Gaming is another consideration but is really an entirely other topic and too involved to detail here. Some options above can allow this on Linux as well as Steam. I personally have a Windows machine for gaming only and a Linux machine for my day-to-day. My hope is to some day in the near future eliminate the Windows machine and instead have 2 Linux based machines, 1 being a desktop for gaming and the other a (portable) laptop for general use.
In any case, dont let the software aspect of it scare you too much. Unless you have a professional need to use specific software there are choices that with effort and a willingness to learn may end up matching or exceeding your current workflow. Also, remember you have options to keep using Windows software without needing to primarily use their OS for everything.
I'm in, but what Distro do I pick?
So it may be unexpected that I dont simply suggest Manjaro. As a matter of fact I wont recommend any single distro in this post. What I will do is provide you the means to understand your choices and make informed decisions.
Linux distros come in many shapes and sizes, with many different purposes in mind. The biggest problem for people moving to Linux isnt software compatibility, software choice, learning Linux, etc...Its choice. You have a mind boggling amount of choices. Its like going from a sandwich shop that has a single sandwich on the menu to a deli that can make literally any combination of ingredients into a sandwich.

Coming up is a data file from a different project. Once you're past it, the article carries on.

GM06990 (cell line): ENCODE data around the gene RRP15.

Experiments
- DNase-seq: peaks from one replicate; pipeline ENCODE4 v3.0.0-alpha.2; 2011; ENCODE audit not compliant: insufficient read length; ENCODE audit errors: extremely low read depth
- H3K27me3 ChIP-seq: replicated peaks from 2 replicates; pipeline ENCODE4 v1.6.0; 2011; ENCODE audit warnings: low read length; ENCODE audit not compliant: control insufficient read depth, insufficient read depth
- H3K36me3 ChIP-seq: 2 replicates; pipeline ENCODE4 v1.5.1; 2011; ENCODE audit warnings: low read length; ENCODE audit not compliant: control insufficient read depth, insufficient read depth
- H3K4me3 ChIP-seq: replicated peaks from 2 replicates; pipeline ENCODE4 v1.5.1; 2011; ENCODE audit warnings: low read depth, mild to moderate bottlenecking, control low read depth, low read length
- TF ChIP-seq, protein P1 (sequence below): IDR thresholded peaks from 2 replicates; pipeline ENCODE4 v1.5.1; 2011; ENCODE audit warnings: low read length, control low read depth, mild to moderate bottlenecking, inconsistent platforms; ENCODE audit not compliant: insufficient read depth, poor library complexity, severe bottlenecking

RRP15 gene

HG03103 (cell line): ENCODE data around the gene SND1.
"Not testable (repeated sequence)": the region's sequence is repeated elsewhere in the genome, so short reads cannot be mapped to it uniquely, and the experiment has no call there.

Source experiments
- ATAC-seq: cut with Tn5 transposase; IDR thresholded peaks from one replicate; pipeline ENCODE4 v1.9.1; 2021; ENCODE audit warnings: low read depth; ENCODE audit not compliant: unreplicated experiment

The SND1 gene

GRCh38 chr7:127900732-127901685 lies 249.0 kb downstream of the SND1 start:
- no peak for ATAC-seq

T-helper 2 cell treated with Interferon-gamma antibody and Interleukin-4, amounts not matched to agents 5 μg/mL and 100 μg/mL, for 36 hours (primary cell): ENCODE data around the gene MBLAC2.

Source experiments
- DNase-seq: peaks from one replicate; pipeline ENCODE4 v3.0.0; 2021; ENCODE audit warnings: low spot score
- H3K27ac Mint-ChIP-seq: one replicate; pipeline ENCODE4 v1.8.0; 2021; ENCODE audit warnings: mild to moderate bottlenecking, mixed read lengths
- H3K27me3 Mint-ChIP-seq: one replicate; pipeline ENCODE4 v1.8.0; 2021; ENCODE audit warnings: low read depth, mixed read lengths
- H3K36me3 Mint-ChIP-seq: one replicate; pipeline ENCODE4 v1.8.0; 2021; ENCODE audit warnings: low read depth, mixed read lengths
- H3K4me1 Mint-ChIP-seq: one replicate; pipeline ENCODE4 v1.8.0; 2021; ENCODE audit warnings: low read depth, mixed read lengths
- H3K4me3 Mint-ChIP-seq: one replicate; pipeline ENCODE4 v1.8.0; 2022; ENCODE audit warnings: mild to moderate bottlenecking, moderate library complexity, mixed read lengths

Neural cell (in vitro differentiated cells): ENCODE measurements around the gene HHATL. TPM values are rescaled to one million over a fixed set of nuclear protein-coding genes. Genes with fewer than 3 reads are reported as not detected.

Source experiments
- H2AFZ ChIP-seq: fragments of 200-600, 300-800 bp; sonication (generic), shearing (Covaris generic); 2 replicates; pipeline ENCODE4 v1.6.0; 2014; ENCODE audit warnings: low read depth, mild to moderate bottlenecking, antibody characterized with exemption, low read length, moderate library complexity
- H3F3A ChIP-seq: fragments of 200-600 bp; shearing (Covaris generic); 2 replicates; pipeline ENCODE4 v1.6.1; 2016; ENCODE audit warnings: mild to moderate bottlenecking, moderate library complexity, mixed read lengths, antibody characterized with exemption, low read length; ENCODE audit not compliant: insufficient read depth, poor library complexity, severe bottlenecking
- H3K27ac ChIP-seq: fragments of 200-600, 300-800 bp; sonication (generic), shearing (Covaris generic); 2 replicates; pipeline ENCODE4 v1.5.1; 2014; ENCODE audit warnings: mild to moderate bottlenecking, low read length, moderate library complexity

The first step to choosing is to setup the means to test them hands on. This can basically be done in 1 of 3 major ways:
- Run a LiveCD of the distro (assuming it has one) on any machine you have access to. This means you load the OS into memory and do not touch the hard drive. The original OS is still there and will be unchanged. You can basically use the distro as if you have it installed and verify that you like it and that it works without error.
- Install the distro in a VM. You again do this without changing your currently install OS. This requires a bit more effort but also lets you see what the installer is like and more ability to actually use the OS. There are plenty of free choices for software to do this including Virt-Manager/KVM (Linux Host), VMWare Player (Windows/Linux), VirtualBox (Windows/Linux..maybe even OSX) and more. These are well documented and easy to setup in a basic config with minimal effort.
- Install on unused hardware. This is the most complete experience, but the downside is you tie up hardware for testing, you destroy whatever was installed prior and you may face challenges specific to that machines hardware. On the flip side you see the install process, the boot process and can tinker.
However you plan to do your research/testing, there is basically 2 steps to deciding on a distro.
- Decide if a specific distro or family of distros provide specific benefits to you in general. For example if you will be expected to use RHEL at work, then something in that family of distros is likely your best place to start (RHEL/CentOS/Fedora). Its ok if you dont have any specific need for one over another yet.